Josiah’s First Post

Hello. My Name is Josiah Curren. I’m a 21 year old man With High Functioning Autism. I am a strong believer in Jesus Christ Who is The Author of Truth. I’ve had 17 Surgeries throughout my life. One The Surgeries I had was a Liver Transplant. I Graduated From Allen Park High School in 2015. Go Jags.

My Favorite Teams are Michigan and The Detroit Pistons . I’ve had all my surgeries at the University of Michigan Hospital. My favorite Bible verse is Psalm 23:4. I’m also A big fan of Three Stooges. They were a Comedy in the 1920’s 30’s and some of the 1940’s.

That’s all I can Say About myself. At least for now.

from google.com image search for Psalm 23
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20 thoughts on “Josiah’s First Post

  1. Menagerie

    I’m looking forward to hearing more of your story Josiah. My four year old grandson has recently been diagnosed as autistic. He has been in speech therapy for several years and also has occupational and physical therapy. Next year he will attend pre school at a school for special needs children.

    Great job on your first post. Blogging can be a very rewarding outlet, and for some who work very hard at it, even an occupation.

    I wish you great success in your endeavors.

    Liked by 3 people

    1. The Autism diagnosis can lead to quite a wild ride. We are quite familiar with the Therapies, Speech, PT, & OT, ones he still should be receiving. Josiah used to also receive a form of OT called “Sensory Integration Therapy” that helped with many of his sensory issues.

      Depending on the severity of your grandson’s needs there are quite intensive therapies (like ABA–Applied Behavioral Analysis) available that are theoretically Required to be provided by Special Education. I believe the Pre-School portion of IDEA (Individuals with Disabilities Education Act) is called “Part C”. If your family hasn’t yet geared up for special needs advocacy I would strongly encourage you to arm yourselves for “battle” here. Of course my perspective is colored by years of illegal abuses of special ed law from our local school system…

      Here is a source of helpful advocacy info, a jumping off point, depending on how deep you want to engage the rabbit hole here:

      http://wrightslaw.com/

      http://www.wrightslaw.com/info/autism.index.htm

      http://www.wrightslaw.com/info/ei.index.htm

      Supports & Services vary widely by state. Where we live in Michigan there is an organization called Community Mental Health…Josiah used to receive the above therapies through them because of Developmental Disabilities (and still could if we could work out insurance issues). They also were involved in The Early On Program (then birth to age 5) and still provide Case Management services and Respite Care for our Family.

      It’s really important to get good/great information about Autism (from my perspective) and EARLY INTERVENTION IS CRUCIAL. We didn’t get Josiah’s Autism diagnosis early and dealt with a school system in complete denial of his spectrum issues so we have a lot of baggage in this arena. Anyway, having Great Professionals on board is vital, like Behavioral Pediatricians.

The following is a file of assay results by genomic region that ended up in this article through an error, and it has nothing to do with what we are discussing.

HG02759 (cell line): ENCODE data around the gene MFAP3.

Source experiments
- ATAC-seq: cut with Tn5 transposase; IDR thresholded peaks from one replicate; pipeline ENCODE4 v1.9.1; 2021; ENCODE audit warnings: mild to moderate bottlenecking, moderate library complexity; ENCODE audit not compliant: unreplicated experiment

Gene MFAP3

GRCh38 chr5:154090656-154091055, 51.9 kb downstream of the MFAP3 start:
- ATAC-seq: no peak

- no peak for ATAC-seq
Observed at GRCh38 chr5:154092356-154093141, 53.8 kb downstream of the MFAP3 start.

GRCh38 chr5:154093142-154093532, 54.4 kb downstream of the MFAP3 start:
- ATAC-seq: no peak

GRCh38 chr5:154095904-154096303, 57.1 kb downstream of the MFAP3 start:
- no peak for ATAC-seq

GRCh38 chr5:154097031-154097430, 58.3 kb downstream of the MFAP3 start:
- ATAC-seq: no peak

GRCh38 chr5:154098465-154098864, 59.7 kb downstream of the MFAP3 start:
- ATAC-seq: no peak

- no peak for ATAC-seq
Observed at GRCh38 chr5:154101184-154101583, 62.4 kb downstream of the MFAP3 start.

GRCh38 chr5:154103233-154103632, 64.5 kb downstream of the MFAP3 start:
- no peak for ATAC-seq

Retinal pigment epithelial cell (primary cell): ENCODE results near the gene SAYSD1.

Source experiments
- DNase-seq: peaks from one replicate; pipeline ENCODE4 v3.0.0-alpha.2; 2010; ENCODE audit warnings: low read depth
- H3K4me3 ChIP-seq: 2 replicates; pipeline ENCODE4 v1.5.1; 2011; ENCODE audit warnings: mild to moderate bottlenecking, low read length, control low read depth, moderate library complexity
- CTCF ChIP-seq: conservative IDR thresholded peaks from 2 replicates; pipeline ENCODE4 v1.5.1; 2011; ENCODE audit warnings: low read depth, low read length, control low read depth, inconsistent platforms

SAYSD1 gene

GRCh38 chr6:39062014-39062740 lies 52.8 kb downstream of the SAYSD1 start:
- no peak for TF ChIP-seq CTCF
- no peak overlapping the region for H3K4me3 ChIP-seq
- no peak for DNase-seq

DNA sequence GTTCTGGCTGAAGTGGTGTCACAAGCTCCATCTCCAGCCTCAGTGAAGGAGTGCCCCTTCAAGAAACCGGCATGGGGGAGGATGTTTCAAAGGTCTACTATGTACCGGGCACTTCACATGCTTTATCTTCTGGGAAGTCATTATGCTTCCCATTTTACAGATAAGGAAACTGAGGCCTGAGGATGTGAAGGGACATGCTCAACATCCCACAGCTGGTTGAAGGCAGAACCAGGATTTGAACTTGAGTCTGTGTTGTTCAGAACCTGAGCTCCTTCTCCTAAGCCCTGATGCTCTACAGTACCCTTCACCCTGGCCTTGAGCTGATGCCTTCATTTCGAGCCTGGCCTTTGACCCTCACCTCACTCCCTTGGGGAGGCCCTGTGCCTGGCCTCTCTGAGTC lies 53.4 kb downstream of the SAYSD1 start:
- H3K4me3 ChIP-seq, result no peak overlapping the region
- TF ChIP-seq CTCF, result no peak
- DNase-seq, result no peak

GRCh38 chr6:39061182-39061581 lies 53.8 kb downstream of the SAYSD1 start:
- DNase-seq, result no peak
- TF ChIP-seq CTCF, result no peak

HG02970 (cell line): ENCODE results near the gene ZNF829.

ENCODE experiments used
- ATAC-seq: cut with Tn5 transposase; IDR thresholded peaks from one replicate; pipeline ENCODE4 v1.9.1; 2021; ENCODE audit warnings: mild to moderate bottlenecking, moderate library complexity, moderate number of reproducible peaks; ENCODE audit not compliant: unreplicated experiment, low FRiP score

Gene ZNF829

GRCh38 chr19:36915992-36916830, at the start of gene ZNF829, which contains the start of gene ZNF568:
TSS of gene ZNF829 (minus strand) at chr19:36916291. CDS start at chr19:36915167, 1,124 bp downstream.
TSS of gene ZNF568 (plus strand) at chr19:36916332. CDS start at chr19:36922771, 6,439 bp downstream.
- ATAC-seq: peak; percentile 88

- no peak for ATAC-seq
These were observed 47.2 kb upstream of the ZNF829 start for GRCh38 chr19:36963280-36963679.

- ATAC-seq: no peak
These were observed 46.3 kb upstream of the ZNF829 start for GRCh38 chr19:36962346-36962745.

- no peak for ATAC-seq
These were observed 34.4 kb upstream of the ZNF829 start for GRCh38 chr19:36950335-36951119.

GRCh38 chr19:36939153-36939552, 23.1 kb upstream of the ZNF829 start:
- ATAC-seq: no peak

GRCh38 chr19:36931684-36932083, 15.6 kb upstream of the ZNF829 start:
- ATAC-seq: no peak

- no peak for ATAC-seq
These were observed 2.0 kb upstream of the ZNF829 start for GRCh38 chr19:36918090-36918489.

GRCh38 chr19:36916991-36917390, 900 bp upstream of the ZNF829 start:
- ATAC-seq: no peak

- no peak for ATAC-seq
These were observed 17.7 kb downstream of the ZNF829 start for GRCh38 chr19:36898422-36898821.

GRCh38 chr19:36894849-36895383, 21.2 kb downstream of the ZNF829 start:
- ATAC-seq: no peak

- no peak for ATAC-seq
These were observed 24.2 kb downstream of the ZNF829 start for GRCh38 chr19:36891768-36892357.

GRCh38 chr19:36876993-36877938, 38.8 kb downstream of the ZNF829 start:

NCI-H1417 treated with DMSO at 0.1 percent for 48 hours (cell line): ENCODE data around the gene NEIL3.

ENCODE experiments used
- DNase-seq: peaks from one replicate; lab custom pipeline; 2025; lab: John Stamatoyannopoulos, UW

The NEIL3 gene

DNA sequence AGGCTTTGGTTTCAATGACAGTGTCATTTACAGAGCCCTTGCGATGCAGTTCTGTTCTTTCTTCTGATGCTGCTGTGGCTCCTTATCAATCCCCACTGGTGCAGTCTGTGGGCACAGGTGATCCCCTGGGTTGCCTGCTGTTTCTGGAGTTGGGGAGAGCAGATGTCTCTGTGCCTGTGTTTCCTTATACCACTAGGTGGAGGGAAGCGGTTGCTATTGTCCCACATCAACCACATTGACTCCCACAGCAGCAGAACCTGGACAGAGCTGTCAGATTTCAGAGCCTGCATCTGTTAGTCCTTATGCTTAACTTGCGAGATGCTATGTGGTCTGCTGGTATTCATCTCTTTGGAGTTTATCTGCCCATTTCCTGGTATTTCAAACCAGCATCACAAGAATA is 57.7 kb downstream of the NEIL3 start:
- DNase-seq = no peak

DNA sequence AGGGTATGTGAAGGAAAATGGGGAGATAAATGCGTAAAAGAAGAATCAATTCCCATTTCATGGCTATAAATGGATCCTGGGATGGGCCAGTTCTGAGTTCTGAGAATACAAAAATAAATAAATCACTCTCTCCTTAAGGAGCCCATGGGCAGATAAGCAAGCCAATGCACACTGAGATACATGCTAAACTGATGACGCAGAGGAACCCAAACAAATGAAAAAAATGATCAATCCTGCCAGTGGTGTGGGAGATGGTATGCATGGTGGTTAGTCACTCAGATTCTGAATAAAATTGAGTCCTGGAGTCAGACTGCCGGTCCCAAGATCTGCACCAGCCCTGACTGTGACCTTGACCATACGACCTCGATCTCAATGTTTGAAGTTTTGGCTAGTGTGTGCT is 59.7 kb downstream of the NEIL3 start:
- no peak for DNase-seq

Here’s some general overview of some necessary autism-related disciplines:
      Behavioralist/Behavioral Pediatrician
      Autism Waiver Program Center
      Neuro-Psychologist (Neuro-Psych Testing is Crucial too–way beyond scope of school testing)
      Communication Disorders Center (we never went due to funding/insurance probs)
      Specialty Learning Centers (ditto above note)
      Respite Care, in home & center based
      Therapies (PT, OT, Speech, Sensory Integration, Music, Art, Group, etc)
      Sensory Diet
      Social Work
      Counseling
      Psychology
      Medication Management
      Dietary issues (we never went this route, but some people swear by it)
      Tutoring
      Sib-Shops (a siblings of special needs program, normalizes experiences for families)

      We are blessed to have a local physician who is a strong Christian and has her entire practice dedicated to managing complex special needs children & their families. They try to provide a “Medical Home” there and are quite involved in medical, therapeutic, educational, & social interventions…perhaps there’s someone similar in your/their area?

      Well there is A Lot of info out there. It’s probably best to get connected to people going through similar experiences relatively close to home (something I never did). It’s also key to get some degree of Prayer Covering depending on what battles/issues you might face.

      May the Lord equip, encourage, empower, and establish you and your extended family as you enter into the fray in a completely different way. Autism is a universe unto itself, each child being incredibly unique and yet “fearfully & wonderfully made”. Enjoy the Journey…You are all Blessed Beyond Measure and now members of the exclusive & exhausting club of Families Impacted by Autism…

      May the Lord give Grace, Peace, & Joy to you and yours,

      Valerie

      I could give you the actual names & disciplines of people involved in Josiah’s Autism care (in MIchigan and often affiliated with the University of Michigan Hospital) so that your family could get referrals from their departments to high caliber people in your area, if you’d like. Please email me directly at
      ValerieCurren@sbcglobal.net
      if you’d like that type of detailed info.

      Liked by 2 people

  2. Menagerie

    Conner is fine and healthy now, and he runs us ragged trying to keep up with him. Although it was a very scary experience for our family, and it is never a minor thing to have open heart surgery, we were.very fortunate that Conner’s problem was one that was easily repaired in one surgery. He had holes in the upper and lower chambers of his heart. One would have grown closed by itself eventually, but the other was too large, and the holes from one side to the other didn’t line up, so they had to do surgery.